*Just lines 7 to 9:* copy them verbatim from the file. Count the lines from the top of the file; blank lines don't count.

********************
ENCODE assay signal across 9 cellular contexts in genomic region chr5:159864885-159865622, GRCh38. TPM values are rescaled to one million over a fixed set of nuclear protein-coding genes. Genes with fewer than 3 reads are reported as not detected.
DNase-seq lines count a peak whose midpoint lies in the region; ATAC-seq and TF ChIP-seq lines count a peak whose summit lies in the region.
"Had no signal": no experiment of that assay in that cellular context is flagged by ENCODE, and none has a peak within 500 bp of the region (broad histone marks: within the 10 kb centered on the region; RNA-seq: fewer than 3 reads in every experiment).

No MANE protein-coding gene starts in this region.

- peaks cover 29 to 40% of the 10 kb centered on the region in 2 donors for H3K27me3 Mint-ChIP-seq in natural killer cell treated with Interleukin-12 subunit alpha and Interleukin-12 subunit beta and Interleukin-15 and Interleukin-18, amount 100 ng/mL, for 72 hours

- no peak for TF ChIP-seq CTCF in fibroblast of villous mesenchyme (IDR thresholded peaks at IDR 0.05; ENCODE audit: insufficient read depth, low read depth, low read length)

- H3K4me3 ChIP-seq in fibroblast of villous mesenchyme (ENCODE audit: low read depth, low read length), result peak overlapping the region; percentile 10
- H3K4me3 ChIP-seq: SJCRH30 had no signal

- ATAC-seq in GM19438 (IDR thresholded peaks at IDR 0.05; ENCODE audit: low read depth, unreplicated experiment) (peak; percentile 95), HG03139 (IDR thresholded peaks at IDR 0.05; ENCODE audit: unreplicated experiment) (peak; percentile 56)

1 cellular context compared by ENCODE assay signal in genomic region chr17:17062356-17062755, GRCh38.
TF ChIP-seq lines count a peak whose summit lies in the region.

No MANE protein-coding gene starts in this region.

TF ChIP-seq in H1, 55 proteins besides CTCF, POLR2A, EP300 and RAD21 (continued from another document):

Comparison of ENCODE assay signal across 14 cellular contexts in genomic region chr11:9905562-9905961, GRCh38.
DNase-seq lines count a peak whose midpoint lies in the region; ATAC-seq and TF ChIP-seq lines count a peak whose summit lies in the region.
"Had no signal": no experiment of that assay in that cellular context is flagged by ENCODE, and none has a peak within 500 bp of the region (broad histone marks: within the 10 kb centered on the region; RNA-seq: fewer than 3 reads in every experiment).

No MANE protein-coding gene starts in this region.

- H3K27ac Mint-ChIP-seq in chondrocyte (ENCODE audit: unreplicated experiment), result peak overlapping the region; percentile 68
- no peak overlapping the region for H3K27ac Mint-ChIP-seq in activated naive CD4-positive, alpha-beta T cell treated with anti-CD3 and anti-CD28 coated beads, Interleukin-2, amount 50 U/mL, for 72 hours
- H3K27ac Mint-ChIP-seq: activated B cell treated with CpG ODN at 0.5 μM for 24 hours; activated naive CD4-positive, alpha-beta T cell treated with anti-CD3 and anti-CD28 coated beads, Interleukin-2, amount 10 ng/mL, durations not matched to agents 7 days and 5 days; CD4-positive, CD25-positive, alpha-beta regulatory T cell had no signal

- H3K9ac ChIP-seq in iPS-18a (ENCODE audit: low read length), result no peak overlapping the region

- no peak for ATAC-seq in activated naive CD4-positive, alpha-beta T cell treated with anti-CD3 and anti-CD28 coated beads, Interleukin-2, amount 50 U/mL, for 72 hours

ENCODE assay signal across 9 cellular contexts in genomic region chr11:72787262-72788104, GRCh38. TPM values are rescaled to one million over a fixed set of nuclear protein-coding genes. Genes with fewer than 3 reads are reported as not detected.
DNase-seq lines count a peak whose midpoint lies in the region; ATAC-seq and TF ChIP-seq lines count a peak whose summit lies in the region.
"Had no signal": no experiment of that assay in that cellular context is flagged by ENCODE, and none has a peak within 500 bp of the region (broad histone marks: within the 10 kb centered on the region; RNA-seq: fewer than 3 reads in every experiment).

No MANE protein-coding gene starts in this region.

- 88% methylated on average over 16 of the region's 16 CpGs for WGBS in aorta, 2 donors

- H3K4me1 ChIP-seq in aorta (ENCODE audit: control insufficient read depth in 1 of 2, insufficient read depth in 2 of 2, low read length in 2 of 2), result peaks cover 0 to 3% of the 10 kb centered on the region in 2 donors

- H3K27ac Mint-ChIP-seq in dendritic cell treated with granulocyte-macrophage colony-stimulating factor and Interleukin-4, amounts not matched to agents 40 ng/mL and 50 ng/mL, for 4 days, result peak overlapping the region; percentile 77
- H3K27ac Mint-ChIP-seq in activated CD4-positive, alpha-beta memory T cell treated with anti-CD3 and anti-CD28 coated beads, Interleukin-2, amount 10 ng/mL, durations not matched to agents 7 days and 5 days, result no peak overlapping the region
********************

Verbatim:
- H3K4me3 ChIP-seq in fibroblast of villous mesenchyme (ENCODE audit: low read depth, low read length), result peak overlapping the region; percentile 10
- H3K4me3 ChIP-seq: SJCRH30 had no signal

- ATAC-seq in GM19438 (IDR thresholded peaks at IDR 0.05; ENCODE audit: low read depth, unreplicated experiment) (peak; percentile 95), HG03139 (IDR thresholded peaks at IDR 0.05; ENCODE audit: unreplicated experiment) (peak; percentile 56)